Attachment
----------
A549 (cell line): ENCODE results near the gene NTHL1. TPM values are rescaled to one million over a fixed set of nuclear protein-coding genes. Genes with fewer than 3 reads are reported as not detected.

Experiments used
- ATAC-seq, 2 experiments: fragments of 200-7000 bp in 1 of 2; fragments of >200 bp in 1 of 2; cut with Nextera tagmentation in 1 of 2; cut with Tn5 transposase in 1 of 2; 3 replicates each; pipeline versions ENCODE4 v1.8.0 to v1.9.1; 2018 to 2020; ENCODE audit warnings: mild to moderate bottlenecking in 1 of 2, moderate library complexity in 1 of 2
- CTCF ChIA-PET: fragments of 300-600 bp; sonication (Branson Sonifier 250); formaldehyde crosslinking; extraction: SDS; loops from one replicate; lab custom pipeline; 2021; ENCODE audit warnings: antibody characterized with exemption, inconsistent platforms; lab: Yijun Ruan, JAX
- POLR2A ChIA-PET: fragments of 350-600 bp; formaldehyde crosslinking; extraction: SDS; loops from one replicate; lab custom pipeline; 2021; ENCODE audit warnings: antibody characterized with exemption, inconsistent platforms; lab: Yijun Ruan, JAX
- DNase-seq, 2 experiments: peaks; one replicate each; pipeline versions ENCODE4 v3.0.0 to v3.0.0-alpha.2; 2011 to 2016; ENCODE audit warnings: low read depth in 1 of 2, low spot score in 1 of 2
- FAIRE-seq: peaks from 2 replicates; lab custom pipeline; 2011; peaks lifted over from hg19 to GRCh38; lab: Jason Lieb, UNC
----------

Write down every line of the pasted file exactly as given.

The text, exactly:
A549 (cell line): ENCODE results near the gene NTHL1. TPM values are rescaled to one million over a fixed set of nuclear protein-coding genes. Genes with fewer than 3 reads are reported as not detected.

Experiments used
- ATAC-seq, 2 experiments: fragments of 200-7000 bp in 1 of 2; fragments of >200 bp in 1 of 2; cut with Nextera tagmentation in 1 of 2; cut with Tn5 transposase in 1 of 2; 3 replicates each; pipeline versions ENCODE4 v1.8.0 to v1.9.1; 2018 to 2020; ENCODE audit warnings: mild to moderate bottlenecking in 1 of 2, moderate library complexity in 1 of 2
- CTCF ChIA-PET: fragments of 300-600 bp; sonication (Branson Sonifier 250); formaldehyde crosslinking; extraction: SDS; loops from one replicate; lab custom pipeline; 2021; ENCODE audit warnings: antibody characterized with exemption, inconsistent platforms; lab: Yijun Ruan, JAX
- POLR2A ChIA-PET: fragments of 350-600 bp; formaldehyde crosslinking; extraction: SDS; loops from one replicate; lab custom pipeline; 2021; ENCODE audit warnings: antibody characterized with exemption, inconsistent platforms; lab: Yijun Ruan, JAX
- DNase-seq, 2 experiments: peaks; one replicate each; pipeline versions ENCODE4 v3.0.0 to v3.0.0-alpha.2; 2011 to 2016; ENCODE audit warnings: low read depth in 1 of 2, low spot score in 1 of 2
- FAIRE-seq: peaks from 2 replicates; lab custom pipeline; 2011; peaks lifted over from hg19 to GRCh38; lab: Jason Lieb, UNC